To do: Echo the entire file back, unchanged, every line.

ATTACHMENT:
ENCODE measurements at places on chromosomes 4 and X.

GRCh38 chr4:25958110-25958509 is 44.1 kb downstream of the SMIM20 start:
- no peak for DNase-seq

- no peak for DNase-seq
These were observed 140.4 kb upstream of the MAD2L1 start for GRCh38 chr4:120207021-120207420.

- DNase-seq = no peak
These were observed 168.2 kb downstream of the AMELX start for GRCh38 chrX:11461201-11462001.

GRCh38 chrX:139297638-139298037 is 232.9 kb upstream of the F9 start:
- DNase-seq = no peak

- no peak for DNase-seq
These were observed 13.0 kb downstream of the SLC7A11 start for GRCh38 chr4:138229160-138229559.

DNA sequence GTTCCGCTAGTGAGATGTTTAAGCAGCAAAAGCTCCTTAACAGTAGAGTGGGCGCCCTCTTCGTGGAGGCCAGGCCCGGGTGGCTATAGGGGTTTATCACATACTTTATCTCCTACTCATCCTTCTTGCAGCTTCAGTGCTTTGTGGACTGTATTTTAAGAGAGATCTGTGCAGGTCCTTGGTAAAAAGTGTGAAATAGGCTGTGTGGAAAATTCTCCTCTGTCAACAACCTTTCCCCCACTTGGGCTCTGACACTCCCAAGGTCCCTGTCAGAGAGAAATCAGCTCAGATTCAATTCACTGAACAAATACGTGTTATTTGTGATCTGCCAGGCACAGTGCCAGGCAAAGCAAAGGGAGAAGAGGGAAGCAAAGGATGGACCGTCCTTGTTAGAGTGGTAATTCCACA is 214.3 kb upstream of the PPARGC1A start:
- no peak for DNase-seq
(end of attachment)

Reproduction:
ENCODE measurements at places on chromosomes 4 and X.

GRCh38 chr4:25958110-25958509 is 44.1 kb downstream of the SMIM20 start:
- no peak for DNase-seq

- no peak for DNase-seq
These were observed 140.4 kb upstream of the MAD2L1 start for GRCh38 chr4:120207021-120207420.

- DNase-seq = no peak
These were observed 168.2 kb downstream of the AMELX start for GRCh38 chrX:11461201-11462001.

GRCh38 chrX:139297638-139298037 is 232.9 kb upstream of the F9 start:
- DNase-seq = no peak

- no peak for DNase-seq
These were observed 13.0 kb downstream of the SLC7A11 start for GRCh38 chr4:138229160-138229559.

DNA sequence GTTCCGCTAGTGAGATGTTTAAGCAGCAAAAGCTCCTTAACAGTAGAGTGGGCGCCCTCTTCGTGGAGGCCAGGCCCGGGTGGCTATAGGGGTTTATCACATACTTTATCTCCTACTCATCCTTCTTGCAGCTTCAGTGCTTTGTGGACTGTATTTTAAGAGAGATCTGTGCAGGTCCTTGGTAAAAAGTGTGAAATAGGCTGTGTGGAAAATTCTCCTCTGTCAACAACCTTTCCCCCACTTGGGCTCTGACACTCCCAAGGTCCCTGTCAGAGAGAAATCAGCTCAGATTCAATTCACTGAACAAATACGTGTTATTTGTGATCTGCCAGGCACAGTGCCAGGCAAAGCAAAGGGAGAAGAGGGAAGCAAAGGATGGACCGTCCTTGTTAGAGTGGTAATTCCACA is 214.3 kb upstream of the PPARGC1A start:
- no peak for DNase-seq